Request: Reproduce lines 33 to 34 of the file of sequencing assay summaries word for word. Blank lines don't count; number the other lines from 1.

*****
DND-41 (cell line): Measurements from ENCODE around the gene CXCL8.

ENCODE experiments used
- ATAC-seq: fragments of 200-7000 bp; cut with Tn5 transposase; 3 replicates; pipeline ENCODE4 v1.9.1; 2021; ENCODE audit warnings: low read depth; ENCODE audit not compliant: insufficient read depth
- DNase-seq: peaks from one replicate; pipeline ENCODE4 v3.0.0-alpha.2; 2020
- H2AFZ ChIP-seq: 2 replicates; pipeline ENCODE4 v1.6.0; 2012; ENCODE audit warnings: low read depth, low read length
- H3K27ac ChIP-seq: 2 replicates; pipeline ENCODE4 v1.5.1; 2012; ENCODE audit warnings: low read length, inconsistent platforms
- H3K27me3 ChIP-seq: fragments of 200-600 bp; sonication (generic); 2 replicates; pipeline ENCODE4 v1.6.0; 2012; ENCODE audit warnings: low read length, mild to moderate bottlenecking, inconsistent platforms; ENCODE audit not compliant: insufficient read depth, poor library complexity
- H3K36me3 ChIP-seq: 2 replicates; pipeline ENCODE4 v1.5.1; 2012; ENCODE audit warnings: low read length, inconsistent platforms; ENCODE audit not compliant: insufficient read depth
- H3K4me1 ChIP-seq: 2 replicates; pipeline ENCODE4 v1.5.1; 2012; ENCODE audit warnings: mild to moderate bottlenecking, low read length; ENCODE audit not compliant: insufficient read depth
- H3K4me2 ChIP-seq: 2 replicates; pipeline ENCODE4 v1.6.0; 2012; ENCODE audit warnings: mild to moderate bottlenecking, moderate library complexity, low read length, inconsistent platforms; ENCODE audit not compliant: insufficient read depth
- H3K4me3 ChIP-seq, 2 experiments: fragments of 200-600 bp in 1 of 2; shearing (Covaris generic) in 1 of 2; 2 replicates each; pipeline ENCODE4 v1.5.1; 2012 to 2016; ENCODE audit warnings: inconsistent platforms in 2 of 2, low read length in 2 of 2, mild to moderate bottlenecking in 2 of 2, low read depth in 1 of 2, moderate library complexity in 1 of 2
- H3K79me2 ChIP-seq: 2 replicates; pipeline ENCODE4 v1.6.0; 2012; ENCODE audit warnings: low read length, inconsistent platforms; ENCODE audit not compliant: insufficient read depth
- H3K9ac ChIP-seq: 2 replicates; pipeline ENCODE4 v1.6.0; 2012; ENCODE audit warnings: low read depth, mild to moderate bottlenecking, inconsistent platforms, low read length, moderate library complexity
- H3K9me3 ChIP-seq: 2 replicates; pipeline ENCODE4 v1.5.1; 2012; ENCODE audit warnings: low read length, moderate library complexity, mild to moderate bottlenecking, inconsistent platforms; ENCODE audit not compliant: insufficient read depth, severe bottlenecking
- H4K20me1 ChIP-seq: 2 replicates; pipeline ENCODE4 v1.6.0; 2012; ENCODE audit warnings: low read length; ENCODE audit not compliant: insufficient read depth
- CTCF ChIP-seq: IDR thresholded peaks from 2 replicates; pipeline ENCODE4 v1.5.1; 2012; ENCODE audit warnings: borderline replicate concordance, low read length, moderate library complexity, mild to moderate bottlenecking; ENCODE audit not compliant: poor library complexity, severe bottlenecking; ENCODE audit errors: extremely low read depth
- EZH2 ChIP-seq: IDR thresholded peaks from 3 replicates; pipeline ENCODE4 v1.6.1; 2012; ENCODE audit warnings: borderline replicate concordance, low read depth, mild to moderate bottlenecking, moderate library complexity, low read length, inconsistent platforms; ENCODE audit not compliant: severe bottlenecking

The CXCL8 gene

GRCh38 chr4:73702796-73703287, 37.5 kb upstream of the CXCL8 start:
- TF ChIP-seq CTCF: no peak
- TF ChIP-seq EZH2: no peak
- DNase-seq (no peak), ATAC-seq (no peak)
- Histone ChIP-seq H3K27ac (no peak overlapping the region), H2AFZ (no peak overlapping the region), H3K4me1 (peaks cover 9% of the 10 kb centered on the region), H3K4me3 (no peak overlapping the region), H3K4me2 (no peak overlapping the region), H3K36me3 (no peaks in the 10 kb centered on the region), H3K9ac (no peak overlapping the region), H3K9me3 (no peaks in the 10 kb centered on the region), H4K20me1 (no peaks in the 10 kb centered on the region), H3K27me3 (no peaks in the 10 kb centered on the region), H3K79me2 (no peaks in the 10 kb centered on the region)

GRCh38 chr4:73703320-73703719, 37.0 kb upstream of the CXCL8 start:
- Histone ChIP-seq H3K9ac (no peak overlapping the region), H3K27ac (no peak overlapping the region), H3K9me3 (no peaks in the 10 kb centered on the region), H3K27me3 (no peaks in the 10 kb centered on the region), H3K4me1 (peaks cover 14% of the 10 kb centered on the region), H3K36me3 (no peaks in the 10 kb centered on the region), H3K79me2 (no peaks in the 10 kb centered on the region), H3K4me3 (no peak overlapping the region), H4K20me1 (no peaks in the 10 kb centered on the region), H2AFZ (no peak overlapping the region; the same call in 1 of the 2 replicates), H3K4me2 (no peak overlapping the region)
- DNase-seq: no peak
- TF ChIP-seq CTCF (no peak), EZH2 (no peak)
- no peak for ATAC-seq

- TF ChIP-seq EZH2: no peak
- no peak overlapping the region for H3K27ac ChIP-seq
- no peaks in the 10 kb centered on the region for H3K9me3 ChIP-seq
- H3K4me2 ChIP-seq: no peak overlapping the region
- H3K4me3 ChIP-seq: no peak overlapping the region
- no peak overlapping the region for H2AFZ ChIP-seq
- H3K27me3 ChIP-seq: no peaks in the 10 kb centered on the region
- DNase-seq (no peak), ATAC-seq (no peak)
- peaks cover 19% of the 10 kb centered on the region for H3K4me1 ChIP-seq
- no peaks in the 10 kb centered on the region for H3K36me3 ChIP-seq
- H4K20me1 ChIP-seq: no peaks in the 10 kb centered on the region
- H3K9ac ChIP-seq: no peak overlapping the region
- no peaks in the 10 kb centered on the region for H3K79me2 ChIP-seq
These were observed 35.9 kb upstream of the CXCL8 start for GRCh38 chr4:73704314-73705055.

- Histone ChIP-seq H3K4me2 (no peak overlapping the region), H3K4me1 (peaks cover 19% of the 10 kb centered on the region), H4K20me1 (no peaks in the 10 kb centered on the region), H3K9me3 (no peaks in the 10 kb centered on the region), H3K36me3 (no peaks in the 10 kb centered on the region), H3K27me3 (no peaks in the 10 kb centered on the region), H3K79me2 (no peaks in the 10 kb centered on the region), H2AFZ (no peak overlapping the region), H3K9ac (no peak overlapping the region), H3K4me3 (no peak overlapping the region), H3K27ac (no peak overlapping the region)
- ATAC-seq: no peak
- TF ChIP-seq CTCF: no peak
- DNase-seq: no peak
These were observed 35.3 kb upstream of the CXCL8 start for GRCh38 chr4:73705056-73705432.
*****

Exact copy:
- H3K4me3 ChIP-seq: no peak overlapping the region
- no peak overlapping the region for H2AFZ ChIP-seq